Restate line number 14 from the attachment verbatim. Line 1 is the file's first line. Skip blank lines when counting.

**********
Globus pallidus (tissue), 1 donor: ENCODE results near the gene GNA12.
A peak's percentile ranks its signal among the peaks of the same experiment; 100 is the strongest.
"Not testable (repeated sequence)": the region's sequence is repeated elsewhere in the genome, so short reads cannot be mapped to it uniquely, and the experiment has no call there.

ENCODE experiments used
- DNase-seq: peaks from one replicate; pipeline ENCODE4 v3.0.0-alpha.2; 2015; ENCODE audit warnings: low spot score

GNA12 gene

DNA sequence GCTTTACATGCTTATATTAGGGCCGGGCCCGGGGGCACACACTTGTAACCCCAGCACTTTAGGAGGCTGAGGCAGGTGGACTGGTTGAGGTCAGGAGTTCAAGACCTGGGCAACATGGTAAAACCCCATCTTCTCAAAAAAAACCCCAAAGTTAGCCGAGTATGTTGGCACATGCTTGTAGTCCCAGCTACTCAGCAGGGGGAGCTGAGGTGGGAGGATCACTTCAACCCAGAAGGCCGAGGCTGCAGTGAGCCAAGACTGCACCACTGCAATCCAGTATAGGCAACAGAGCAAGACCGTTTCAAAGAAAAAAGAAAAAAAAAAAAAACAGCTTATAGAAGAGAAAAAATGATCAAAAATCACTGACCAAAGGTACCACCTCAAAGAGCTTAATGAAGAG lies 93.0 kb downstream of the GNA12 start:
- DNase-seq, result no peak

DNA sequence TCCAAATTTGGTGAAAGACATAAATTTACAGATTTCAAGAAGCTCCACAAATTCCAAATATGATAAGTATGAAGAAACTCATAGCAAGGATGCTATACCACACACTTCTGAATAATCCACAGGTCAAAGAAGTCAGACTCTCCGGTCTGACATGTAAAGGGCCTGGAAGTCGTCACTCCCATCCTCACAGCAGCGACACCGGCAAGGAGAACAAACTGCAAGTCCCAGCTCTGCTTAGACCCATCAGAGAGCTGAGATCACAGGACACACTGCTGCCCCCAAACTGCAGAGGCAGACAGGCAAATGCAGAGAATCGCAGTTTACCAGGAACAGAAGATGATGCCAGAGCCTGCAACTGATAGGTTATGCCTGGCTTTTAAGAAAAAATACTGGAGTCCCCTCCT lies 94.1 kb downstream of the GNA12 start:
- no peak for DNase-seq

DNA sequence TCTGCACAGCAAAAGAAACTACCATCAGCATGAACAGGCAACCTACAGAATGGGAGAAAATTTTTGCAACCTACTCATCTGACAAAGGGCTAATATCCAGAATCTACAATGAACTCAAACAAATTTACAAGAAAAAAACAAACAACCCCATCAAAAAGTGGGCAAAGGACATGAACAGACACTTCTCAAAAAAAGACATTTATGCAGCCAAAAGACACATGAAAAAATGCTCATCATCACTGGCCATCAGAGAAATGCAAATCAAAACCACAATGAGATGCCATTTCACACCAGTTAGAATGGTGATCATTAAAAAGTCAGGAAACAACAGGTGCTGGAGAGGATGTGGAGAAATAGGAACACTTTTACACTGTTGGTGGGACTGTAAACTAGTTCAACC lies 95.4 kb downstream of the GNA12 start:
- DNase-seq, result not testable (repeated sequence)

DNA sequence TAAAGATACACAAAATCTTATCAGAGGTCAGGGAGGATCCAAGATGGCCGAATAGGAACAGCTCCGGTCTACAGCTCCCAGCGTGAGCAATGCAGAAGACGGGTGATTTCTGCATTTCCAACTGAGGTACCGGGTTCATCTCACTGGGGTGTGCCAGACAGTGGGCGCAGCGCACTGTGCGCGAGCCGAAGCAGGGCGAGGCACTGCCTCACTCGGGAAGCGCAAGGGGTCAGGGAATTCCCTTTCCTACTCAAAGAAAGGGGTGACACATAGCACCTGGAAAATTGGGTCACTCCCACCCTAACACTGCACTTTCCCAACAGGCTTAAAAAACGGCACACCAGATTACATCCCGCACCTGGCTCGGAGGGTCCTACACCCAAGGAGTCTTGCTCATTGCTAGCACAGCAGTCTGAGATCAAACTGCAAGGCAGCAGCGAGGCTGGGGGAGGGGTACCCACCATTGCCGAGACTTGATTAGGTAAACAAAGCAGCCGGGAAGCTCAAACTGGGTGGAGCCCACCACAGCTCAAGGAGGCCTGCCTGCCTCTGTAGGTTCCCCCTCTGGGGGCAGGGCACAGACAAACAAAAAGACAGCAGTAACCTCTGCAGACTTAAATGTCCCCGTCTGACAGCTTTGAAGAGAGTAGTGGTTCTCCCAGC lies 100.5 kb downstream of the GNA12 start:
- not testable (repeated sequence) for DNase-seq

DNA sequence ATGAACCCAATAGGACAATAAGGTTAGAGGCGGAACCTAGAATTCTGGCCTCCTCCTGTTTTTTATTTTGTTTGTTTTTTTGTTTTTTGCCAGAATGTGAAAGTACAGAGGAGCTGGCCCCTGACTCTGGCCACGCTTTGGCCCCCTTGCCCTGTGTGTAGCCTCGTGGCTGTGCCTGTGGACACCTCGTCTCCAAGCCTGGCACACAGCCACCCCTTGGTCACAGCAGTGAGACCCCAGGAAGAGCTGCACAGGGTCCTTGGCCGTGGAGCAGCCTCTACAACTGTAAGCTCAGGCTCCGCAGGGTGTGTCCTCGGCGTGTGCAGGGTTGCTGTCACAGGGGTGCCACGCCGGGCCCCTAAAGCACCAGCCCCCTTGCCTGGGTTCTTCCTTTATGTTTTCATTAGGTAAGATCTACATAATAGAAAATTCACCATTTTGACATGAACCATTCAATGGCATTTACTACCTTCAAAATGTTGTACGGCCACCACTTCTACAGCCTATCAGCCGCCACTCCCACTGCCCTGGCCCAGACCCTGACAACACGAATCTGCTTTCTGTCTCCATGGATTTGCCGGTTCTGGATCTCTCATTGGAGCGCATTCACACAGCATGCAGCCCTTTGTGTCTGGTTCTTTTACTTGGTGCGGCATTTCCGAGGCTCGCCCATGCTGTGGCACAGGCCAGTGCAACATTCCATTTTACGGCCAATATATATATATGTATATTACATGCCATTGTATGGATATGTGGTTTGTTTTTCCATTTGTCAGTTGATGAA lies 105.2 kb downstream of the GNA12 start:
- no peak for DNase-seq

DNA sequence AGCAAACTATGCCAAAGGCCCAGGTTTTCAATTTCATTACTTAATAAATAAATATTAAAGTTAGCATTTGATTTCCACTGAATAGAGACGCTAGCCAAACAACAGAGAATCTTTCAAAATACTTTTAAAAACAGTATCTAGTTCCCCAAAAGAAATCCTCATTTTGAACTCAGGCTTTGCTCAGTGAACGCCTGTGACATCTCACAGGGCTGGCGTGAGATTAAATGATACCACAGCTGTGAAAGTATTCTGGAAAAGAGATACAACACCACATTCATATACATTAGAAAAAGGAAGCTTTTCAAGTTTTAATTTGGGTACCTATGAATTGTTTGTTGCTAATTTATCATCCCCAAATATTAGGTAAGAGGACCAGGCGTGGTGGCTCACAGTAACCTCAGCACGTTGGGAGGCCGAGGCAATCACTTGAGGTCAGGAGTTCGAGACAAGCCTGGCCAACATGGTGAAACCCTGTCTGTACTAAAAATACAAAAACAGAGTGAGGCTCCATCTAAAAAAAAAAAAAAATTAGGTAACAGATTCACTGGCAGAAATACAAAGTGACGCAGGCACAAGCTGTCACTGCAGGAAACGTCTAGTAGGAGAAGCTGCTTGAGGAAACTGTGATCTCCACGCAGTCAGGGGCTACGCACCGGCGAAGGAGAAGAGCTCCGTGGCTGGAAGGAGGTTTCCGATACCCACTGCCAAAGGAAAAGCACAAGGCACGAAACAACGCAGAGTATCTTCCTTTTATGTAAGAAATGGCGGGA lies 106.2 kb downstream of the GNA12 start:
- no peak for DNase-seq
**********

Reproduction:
- not testable (repeated sequence) for DNase-seq